We consider the properties of the highest posterior probability model in a linear regression setting. Under a spike and slab hierarchy we find that although highest posterior model selection is total risk consistent, it possesses hidden undesirable properties. One such property is a marked underfitting in finite samples, a phenomenon well noted for Bayesian information criterion (BIC) related procedures but not often associated with highest posterior model selection. Another concern is the substantial effect the prior has on model selection. We employ a rescaling of the hierarchy and show that the resulting rescaled spike and slab models mitigate the effects of underfitting because of a perfect cancellation of a BIC-like penalty term. Furthermore, by drawing upon an equivalence between the highest posterior model and the median model, we find that the effect of the prior is less influential on model selection, as long as the underlying true model is sparse. Nonsparse settings are, however, problematic. Using the posterior mean for variable selection instead of posterior inclusion probabilities avoids these issues.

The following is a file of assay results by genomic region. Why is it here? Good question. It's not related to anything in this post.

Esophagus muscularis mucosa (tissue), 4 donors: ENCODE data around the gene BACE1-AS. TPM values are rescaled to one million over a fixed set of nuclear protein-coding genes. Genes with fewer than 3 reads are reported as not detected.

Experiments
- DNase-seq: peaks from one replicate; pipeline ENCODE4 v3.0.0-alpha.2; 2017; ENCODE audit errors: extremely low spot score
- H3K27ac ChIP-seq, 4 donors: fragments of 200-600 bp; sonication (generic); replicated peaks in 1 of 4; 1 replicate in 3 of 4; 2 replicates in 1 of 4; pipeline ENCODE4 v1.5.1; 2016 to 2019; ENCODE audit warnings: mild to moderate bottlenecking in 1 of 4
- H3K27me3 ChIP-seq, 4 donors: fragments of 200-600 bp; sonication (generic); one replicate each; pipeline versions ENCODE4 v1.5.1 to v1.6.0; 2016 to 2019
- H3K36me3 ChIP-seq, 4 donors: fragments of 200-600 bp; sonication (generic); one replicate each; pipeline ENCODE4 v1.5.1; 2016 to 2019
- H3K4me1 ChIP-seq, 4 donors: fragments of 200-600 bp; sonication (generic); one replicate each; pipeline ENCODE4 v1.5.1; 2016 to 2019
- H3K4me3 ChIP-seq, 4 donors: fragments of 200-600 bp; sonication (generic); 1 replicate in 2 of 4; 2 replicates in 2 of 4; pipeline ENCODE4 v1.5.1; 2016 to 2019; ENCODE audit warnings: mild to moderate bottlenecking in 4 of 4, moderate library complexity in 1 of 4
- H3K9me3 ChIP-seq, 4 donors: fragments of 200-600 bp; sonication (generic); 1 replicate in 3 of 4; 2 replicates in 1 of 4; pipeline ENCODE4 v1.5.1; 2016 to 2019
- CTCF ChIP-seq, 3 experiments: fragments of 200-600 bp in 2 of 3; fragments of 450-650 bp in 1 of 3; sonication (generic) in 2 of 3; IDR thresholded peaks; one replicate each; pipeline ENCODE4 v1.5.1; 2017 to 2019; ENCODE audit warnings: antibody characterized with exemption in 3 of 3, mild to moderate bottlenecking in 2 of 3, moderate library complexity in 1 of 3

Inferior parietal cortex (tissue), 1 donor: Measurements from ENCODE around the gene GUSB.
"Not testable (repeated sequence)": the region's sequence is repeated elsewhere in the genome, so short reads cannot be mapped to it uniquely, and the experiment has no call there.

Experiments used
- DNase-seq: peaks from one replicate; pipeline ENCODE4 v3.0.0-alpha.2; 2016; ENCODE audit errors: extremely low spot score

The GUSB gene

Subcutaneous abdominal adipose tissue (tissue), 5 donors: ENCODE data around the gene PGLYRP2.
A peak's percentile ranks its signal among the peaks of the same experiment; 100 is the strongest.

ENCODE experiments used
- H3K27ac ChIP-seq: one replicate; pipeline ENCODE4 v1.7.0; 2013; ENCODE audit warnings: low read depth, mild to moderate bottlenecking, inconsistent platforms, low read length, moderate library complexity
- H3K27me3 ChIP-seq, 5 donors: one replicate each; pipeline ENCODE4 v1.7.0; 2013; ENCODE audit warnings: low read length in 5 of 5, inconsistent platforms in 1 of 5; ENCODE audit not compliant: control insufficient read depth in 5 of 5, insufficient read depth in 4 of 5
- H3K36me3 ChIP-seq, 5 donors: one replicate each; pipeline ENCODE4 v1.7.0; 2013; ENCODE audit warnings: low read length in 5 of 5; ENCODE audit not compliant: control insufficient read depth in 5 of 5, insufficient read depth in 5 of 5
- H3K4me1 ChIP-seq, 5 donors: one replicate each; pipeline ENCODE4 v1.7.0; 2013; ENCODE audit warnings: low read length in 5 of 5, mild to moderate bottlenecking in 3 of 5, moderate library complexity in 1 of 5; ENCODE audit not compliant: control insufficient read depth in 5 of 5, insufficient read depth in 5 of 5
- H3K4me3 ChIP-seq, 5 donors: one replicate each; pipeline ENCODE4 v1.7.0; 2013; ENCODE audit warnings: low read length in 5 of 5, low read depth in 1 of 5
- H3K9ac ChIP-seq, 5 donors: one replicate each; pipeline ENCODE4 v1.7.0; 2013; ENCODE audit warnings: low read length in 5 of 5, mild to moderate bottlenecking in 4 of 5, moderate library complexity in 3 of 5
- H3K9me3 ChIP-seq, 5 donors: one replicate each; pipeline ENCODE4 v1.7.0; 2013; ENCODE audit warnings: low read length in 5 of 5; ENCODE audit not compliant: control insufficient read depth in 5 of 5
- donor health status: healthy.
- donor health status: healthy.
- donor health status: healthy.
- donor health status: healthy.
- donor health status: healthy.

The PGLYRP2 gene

ASJC Scopus subject areas
- Social Sciences (miscellaneous)
- Economics and Econometrics